Weekly Jobless Claims Report

Texas initial jobless claims for the week ending May 8 rose 2.73 percent from the previous week to reach 18,807. The four-week moving fell to 18,449, or 21 percent lower from levels one year ago.

Continued claims (those receiving benefits for two weeks or more) rose by 2,542 to reach 205,500, which is 24.1 percent lower than a year ago.

Nationally, initial claims for the week ending May 8 declined 4,000 from the previous week’s revised figure of 448,000. Continued claims on the national level rose to 4.627 million from 4.615 million the previous week. Alan Rappeport of the Financial Times writes:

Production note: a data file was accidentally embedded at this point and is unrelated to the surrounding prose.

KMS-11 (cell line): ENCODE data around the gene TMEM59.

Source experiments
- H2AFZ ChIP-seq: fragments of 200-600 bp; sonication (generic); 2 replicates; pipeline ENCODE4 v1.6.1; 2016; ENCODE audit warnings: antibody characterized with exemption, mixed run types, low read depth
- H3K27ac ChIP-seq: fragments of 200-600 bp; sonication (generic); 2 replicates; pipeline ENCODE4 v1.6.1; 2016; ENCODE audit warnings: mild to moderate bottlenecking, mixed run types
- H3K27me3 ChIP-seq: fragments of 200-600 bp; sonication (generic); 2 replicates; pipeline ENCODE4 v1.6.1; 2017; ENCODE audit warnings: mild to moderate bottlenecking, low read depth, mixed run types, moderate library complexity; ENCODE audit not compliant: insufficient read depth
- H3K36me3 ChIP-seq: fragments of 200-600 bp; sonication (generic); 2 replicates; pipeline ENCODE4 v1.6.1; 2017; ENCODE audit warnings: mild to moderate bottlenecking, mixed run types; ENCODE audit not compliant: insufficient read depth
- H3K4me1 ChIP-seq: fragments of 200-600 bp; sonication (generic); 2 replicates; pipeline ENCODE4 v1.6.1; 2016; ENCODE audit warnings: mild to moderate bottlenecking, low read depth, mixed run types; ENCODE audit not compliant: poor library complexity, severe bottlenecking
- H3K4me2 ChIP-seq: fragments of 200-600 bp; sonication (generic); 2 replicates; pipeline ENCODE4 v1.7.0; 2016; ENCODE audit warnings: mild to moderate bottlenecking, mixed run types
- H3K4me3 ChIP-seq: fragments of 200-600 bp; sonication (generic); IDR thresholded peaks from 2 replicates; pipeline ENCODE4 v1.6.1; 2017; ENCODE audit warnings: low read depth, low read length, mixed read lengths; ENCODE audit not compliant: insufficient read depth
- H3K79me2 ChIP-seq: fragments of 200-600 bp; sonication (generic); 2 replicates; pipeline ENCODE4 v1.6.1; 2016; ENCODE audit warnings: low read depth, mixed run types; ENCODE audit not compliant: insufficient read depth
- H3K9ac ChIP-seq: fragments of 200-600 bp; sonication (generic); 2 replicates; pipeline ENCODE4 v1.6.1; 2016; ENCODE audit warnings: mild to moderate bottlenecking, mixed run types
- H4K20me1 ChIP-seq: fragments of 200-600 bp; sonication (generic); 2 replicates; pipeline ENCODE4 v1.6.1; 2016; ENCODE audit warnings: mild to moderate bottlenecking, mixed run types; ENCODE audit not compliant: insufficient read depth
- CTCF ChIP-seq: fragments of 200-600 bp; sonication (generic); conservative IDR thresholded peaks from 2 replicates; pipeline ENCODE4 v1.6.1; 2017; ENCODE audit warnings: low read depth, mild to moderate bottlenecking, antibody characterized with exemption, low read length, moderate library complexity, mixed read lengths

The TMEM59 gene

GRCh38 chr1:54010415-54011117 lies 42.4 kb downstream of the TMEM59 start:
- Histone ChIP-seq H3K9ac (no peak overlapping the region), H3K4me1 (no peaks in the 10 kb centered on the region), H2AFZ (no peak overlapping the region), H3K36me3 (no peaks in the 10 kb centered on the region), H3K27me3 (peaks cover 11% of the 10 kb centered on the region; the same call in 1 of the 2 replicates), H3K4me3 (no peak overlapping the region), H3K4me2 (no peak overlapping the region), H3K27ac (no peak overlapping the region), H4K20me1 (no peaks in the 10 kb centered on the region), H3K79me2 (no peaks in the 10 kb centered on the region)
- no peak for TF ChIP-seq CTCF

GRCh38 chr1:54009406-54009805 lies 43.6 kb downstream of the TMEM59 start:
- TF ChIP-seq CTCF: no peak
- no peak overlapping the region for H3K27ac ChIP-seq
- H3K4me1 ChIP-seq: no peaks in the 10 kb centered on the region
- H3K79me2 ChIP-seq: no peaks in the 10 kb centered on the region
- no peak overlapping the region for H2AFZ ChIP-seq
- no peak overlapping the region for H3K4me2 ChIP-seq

The number of Americans making first-time claims for jobless benefits fell for the fourth week running last week, adding to growing evidence that the labour market is recovering.
Initial jobless claims fell by 4,000 to 444,000, according to labour department figures. That was in line with economists’ expectations and brought the less volatile four-week average of new claims down by 9,000 to 450,000.
Meanwhile, those continuing to claim jobless benefits rose unexpectedly, climbing by 12,000 to 4.62m.
“The claims remain sticky on the high side,” said analysts at Action Economics.
Economists contend that jobless benefits need to fall to the low 400,000 level before the US economy can sustain job creation and have been concerned by the slow pace of improvement. Some have warned that extending unemployment insurance is inflating the unemployment rate by allowing people to be more selective in the jobs they take.
 

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